Up until that point, he had been going by the name of William Anthony Schwarz – a name he says never felt quite right.
“Can you see me, a Greek, being called Schwarz? I absolutely hated the name!
“So the first step was a name. Here it was, I was baptised in the orphanage and given a name.”
But the news both excited and unsettled him, he admits.
Abandoned twice in his life, once at birth and then again by his adopted parents, Ioannis admits it was a debilitating childhood that followed him into his adult years.
“I constantly used to punish myself thinking ‘Did I do something?’ And I’d say ‘No, no you’re just a child? What could a five-year-old do?’
“So it was slowly coming out; trying to please people, go the extra mile for people, and I was trying to do that with my adopted folks, trying to go the extra mile for them, and it never worked.”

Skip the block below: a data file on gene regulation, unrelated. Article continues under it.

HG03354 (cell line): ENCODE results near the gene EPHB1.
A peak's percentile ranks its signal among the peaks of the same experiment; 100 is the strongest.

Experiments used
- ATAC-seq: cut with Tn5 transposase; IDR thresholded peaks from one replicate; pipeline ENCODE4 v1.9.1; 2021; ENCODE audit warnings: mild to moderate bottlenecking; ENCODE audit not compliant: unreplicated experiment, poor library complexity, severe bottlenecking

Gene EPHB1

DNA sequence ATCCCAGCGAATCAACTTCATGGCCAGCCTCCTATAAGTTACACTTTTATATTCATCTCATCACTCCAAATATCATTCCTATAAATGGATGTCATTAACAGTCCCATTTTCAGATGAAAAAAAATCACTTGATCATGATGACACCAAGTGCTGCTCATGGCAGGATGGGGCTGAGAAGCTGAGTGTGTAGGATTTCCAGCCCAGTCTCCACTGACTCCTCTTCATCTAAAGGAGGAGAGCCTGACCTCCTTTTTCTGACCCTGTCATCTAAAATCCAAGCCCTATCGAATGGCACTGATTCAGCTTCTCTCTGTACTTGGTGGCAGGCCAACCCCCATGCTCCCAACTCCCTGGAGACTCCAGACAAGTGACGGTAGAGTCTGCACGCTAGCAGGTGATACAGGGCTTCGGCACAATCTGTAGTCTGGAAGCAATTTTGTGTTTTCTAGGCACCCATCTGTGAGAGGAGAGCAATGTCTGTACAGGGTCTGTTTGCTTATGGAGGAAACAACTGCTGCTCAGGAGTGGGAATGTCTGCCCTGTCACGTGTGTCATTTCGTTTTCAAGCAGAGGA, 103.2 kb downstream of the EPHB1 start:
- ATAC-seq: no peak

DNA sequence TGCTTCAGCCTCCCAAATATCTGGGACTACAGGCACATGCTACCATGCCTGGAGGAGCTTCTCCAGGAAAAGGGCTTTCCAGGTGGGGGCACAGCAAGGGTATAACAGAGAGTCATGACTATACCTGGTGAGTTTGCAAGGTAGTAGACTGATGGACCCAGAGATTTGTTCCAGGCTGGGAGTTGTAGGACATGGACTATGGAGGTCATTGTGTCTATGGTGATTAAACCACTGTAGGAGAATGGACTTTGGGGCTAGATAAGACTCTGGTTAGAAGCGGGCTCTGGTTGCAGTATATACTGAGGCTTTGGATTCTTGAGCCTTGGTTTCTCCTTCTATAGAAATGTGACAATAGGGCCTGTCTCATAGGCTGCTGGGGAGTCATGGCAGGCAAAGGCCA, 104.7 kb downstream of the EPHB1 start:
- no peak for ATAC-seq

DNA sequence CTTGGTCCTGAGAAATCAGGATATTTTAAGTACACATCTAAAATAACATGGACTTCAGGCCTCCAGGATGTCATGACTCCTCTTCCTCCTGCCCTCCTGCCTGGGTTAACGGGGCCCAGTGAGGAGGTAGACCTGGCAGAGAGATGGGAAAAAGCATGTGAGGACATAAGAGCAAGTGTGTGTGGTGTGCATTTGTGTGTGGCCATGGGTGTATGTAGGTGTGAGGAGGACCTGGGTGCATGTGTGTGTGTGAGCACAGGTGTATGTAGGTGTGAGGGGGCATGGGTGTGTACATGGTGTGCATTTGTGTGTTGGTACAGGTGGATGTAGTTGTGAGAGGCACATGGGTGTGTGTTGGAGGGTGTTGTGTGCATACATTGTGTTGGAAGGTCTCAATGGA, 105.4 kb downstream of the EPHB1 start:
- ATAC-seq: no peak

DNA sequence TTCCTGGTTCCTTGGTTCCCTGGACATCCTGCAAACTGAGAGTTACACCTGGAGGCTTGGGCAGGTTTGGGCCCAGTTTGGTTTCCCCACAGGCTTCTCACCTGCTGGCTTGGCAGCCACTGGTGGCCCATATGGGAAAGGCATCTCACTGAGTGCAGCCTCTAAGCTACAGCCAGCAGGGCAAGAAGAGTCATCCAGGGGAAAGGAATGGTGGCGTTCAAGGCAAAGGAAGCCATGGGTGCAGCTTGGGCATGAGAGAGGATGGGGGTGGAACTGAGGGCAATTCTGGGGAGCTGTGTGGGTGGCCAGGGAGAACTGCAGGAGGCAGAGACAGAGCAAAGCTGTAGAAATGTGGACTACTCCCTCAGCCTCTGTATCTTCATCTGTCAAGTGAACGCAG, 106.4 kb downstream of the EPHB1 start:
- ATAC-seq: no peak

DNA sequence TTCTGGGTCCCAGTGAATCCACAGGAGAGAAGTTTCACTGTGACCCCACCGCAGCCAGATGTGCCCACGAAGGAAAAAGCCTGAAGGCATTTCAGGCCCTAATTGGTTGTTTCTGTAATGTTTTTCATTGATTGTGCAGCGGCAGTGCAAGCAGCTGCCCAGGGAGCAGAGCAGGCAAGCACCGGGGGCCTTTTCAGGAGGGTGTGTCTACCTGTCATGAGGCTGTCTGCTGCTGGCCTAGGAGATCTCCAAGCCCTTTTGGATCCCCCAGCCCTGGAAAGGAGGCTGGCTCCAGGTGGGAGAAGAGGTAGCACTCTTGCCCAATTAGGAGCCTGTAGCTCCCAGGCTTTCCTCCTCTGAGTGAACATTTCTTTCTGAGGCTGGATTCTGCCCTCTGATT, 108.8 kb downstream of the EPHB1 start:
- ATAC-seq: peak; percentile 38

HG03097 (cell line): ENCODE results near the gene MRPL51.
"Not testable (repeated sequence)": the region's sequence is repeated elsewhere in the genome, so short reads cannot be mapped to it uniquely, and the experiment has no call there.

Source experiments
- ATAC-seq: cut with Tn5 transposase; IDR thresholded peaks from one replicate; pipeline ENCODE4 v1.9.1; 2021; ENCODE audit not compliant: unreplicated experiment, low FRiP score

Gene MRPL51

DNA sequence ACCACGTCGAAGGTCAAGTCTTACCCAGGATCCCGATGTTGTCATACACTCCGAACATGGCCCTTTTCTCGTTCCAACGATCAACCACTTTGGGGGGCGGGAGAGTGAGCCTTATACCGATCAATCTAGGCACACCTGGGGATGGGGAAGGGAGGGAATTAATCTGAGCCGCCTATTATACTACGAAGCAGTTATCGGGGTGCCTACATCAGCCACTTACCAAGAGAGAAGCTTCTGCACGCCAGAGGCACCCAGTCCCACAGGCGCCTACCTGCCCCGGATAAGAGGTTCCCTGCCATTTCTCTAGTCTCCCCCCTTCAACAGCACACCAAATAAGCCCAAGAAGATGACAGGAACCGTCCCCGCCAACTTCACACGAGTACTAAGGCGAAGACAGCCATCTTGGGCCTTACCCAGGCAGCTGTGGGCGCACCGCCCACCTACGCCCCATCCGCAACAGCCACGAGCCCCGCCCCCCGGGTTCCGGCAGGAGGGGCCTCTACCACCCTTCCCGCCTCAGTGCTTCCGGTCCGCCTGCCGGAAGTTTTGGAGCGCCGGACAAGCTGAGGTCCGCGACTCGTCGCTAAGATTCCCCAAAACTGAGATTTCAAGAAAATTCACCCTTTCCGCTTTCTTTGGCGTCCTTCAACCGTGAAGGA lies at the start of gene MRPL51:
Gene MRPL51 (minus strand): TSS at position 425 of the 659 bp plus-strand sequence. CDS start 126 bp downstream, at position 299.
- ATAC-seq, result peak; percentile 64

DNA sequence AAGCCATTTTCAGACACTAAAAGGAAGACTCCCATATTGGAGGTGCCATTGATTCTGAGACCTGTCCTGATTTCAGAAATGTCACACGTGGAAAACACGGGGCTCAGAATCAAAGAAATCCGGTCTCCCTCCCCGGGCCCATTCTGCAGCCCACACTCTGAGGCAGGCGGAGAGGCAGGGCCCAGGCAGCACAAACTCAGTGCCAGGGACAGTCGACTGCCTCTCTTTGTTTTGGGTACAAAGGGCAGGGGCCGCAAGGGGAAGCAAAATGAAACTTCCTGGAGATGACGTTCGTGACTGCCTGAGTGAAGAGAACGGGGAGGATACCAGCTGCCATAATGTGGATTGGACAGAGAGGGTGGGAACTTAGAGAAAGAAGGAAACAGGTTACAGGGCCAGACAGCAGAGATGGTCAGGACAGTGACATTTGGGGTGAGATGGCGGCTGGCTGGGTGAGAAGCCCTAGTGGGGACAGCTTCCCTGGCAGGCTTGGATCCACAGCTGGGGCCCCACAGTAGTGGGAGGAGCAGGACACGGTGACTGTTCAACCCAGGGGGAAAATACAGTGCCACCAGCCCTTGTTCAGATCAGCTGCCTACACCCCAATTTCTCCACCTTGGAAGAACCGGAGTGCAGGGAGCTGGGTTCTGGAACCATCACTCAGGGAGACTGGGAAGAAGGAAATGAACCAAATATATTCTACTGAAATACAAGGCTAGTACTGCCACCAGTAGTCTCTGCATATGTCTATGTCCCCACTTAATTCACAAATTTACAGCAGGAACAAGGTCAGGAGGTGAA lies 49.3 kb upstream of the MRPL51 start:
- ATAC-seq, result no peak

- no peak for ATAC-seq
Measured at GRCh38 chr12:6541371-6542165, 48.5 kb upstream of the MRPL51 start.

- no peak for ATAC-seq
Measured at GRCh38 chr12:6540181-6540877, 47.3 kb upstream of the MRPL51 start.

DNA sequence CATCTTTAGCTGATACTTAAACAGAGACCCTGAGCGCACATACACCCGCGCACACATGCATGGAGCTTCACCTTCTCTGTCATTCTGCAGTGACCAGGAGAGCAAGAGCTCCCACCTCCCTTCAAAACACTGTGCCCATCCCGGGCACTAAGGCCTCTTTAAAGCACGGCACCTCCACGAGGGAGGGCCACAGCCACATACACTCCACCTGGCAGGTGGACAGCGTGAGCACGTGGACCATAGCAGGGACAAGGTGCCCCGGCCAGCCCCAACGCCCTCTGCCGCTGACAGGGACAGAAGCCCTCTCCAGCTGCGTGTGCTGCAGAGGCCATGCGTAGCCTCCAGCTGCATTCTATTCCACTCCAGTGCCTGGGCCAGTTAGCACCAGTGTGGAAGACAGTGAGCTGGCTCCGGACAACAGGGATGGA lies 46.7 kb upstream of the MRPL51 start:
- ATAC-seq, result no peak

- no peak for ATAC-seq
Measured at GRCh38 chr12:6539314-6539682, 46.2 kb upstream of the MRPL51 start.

The certificate in turn raised a lot of questions; how much information had his adopted parents held from him all these years? Critical information about his identity, which could have filled some of the gaps in his life.
At the time, Ioannis was not willing to confront them himself, admitting that he “absolutely hated them”, going as far to reveal that after the trauma he experienced he oftentimes found himself dreaming of killing them.
“I’m sorry I felt that way, but it was just a rage of the torture that I was in by then; it was mental torture. They forever said ‘You’re no good; you won’t amount to anything; you don’t appreciate anything; you’re a nobody’. And when you’ve drilled that into a child over and over again, there’s something very debilitating and that’s soul destroying for that child. So I was messed up as a teenager, but thankfully I got straightened out in my own self, and actually, I sort of forgave them.”